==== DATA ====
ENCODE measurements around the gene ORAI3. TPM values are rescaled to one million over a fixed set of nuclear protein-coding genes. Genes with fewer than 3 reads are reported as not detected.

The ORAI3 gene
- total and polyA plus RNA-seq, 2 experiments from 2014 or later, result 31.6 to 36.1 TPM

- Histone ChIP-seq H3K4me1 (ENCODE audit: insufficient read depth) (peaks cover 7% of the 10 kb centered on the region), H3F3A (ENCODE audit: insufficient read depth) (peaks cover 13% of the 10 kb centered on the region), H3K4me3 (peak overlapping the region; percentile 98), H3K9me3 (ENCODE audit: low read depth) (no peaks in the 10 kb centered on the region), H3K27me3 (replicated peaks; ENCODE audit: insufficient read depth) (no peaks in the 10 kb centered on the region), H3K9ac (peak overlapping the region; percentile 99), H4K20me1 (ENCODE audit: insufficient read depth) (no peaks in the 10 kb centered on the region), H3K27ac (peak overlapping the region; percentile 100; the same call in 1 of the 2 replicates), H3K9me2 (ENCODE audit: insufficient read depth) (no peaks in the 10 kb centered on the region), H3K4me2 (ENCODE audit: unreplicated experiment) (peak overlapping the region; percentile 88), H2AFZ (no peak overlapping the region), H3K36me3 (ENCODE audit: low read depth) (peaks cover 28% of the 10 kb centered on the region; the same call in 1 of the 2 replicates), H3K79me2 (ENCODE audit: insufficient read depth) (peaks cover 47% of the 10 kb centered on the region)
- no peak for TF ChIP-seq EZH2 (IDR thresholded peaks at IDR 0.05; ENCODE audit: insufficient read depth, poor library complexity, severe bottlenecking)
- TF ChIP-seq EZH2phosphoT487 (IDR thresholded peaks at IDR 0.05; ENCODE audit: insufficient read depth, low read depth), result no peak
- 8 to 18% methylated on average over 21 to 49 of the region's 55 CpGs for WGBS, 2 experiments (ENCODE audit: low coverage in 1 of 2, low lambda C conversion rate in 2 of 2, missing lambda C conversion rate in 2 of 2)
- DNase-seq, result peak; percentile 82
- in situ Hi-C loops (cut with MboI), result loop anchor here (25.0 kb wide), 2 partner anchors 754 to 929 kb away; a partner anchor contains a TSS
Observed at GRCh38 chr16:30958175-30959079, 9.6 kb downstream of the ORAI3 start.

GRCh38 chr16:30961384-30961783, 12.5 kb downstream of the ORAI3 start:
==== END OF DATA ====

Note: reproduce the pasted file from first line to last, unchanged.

ENCODE measurements around the gene ORAI3. TPM values are rescaled to one million over a fixed set of nuclear protein-coding genes. Genes with fewer than 3 reads are reported as not detected.

The ORAI3 gene
- total and polyA plus RNA-seq, 2 experiments from 2014 or later, result 31.6 to 36.1 TPM

- Histone ChIP-seq H3K4me1 (ENCODE audit: insufficient read depth) (peaks cover 7% of the 10 kb centered on the region), H3F3A (ENCODE audit: insufficient read depth) (peaks cover 13% of the 10 kb centered on the region), H3K4me3 (peak overlapping the region; percentile 98), H3K9me3 (ENCODE audit: low read depth) (no peaks in the 10 kb centered on the region), H3K27me3 (replicated peaks; ENCODE audit: insufficient read depth) (no peaks in the 10 kb centered on the region), H3K9ac (peak overlapping the region; percentile 99), H4K20me1 (ENCODE audit: insufficient read depth) (no peaks in the 10 kb centered on the region), H3K27ac (peak overlapping the region; percentile 100; the same call in 1 of the 2 replicates), H3K9me2 (ENCODE audit: insufficient read depth) (no peaks in the 10 kb centered on the region), H3K4me2 (ENCODE audit: unreplicated experiment) (peak overlapping the region; percentile 88), H2AFZ (no peak overlapping the region), H3K36me3 (ENCODE audit: low read depth) (peaks cover 28% of the 10 kb centered on the region; the same call in 1 of the 2 replicates), H3K79me2 (ENCODE audit: insufficient read depth) (peaks cover 47% of the 10 kb centered on the region)
- no peak for TF ChIP-seq EZH2 (IDR thresholded peaks at IDR 0.05; ENCODE audit: insufficient read depth, poor library complexity, severe bottlenecking)
- TF ChIP-seq EZH2phosphoT487 (IDR thresholded peaks at IDR 0.05; ENCODE audit: insufficient read depth, low read depth), result no peak
- 8 to 18% methylated on average over 21 to 49 of the region's 55 CpGs for WGBS, 2 experiments (ENCODE audit: low coverage in 1 of 2, low lambda C conversion rate in 2 of 2, missing lambda C conversion rate in 2 of 2)
- DNase-seq, result peak; percentile 82
- in situ Hi-C loops (cut with MboI), result loop anchor here (25.0 kb wide), 2 partner anchors 754 to 929 kb away; a partner anchor contains a TSS
Observed at GRCh38 chr16:30958175-30959079, 9.6 kb downstream of the ORAI3 start.

GRCh38 chr16:30961384-30961783, 12.5 kb downstream of the ORAI3 start: